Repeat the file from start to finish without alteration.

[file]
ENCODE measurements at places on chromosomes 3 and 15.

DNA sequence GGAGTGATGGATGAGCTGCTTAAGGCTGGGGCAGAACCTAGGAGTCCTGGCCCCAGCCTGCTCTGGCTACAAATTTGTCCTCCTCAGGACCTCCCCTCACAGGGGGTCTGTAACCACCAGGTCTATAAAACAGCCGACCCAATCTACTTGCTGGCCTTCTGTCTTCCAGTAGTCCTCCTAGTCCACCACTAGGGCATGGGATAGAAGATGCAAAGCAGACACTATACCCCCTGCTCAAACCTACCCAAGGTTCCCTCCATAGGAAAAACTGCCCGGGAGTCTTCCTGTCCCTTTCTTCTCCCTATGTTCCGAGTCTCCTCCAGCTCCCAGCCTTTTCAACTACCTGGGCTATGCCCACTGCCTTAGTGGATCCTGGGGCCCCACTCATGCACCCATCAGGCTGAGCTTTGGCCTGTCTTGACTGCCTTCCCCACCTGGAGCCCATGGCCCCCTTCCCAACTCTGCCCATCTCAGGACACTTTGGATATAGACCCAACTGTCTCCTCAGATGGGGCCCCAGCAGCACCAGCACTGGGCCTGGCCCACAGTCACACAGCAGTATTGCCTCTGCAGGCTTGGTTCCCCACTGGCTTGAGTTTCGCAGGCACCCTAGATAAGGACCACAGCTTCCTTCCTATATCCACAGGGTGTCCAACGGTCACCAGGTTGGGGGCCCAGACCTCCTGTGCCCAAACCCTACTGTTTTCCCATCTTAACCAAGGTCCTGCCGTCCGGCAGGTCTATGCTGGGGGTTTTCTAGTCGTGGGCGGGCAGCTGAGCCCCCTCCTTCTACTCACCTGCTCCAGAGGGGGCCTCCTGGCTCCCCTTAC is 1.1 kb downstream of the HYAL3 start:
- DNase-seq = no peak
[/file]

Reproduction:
ENCODE measurements at places on chromosomes 3 and 15.

DNA sequence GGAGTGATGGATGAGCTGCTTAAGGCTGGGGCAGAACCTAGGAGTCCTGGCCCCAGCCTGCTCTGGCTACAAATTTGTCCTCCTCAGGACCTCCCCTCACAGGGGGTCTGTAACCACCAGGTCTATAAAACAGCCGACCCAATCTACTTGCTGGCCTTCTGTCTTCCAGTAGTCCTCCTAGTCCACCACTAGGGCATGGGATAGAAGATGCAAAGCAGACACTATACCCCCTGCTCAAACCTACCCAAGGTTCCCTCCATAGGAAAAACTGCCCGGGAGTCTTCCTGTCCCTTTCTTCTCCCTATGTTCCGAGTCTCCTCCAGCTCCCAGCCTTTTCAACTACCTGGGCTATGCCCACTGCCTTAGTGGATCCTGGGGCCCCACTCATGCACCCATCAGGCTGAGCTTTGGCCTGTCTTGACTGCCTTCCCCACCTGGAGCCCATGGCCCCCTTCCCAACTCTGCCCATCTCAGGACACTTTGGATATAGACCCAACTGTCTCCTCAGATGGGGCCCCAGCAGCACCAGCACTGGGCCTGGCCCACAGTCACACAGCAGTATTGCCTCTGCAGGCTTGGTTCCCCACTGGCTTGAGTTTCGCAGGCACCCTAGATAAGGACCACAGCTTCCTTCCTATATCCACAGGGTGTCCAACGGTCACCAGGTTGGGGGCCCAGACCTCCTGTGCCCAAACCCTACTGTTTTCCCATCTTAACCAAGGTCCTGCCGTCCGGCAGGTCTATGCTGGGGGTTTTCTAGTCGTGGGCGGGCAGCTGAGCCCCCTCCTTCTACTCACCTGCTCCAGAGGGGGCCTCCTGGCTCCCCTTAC is 1.1 kb downstream of the HYAL3 start:
- DNase-seq = no peak